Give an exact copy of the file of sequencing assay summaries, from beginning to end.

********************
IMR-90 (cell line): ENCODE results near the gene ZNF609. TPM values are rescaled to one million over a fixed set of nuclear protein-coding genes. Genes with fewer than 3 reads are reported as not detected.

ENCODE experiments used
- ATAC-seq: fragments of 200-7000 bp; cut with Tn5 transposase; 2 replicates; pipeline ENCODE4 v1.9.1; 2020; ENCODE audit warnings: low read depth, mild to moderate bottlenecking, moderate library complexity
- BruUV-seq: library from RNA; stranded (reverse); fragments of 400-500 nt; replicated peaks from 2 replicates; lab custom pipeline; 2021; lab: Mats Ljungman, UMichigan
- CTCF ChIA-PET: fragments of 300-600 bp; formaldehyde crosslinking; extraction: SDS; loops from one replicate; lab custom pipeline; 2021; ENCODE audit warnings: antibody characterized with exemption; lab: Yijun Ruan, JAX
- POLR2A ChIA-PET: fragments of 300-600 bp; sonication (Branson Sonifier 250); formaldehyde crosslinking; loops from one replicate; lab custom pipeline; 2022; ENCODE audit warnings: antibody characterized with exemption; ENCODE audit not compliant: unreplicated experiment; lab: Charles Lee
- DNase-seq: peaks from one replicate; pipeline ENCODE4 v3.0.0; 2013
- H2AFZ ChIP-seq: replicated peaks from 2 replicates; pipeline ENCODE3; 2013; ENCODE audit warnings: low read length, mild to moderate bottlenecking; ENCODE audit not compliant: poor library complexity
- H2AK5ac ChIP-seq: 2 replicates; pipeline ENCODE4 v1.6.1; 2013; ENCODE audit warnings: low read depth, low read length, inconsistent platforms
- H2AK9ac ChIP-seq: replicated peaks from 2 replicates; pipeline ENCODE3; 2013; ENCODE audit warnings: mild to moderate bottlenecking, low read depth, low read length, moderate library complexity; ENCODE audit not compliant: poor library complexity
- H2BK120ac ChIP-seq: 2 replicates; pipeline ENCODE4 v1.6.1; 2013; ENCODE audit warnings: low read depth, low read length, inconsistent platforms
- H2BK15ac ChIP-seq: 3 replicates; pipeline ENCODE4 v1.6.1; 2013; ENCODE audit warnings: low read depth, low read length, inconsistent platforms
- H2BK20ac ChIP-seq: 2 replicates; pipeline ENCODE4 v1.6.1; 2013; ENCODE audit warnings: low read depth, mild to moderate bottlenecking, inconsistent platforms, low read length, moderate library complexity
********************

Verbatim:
IMR-90 (cell line): ENCODE results near the gene ZNF609. TPM values are rescaled to one million over a fixed set of nuclear protein-coding genes. Genes with fewer than 3 reads are reported as not detected.

ENCODE experiments used
- ATAC-seq: fragments of 200-7000 bp; cut with Tn5 transposase; 2 replicates; pipeline ENCODE4 v1.9.1; 2020; ENCODE audit warnings: low read depth, mild to moderate bottlenecking, moderate library complexity
- BruUV-seq: library from RNA; stranded (reverse); fragments of 400-500 nt; replicated peaks from 2 replicates; lab custom pipeline; 2021; lab: Mats Ljungman, UMichigan
- CTCF ChIA-PET: fragments of 300-600 bp; formaldehyde crosslinking; extraction: SDS; loops from one replicate; lab custom pipeline; 2021; ENCODE audit warnings: antibody characterized with exemption; lab: Yijun Ruan, JAX
- POLR2A ChIA-PET: fragments of 300-600 bp; sonication (Branson Sonifier 250); formaldehyde crosslinking; loops from one replicate; lab custom pipeline; 2022; ENCODE audit warnings: antibody characterized with exemption; ENCODE audit not compliant: unreplicated experiment; lab: Charles Lee
- DNase-seq: peaks from one replicate; pipeline ENCODE4 v3.0.0; 2013
- H2AFZ ChIP-seq: replicated peaks from 2 replicates; pipeline ENCODE3; 2013; ENCODE audit warnings: low read length, mild to moderate bottlenecking; ENCODE audit not compliant: poor library complexity
- H2AK5ac ChIP-seq: 2 replicates; pipeline ENCODE4 v1.6.1; 2013; ENCODE audit warnings: low read depth, low read length, inconsistent platforms
- H2AK9ac ChIP-seq: replicated peaks from 2 replicates; pipeline ENCODE3; 2013; ENCODE audit warnings: mild to moderate bottlenecking, low read depth, low read length, moderate library complexity; ENCODE audit not compliant: poor library complexity
- H2BK120ac ChIP-seq: 2 replicates; pipeline ENCODE4 v1.6.1; 2013; ENCODE audit warnings: low read depth, low read length, inconsistent platforms
- H2BK15ac ChIP-seq: 3 replicates; pipeline ENCODE4 v1.6.1; 2013; ENCODE audit warnings: low read depth, low read length, inconsistent platforms
- H2BK20ac ChIP-seq: 2 replicates; pipeline ENCODE4 v1.6.1; 2013; ENCODE audit warnings: low read depth, mild to moderate bottlenecking, inconsistent platforms, low read length, moderate library complexity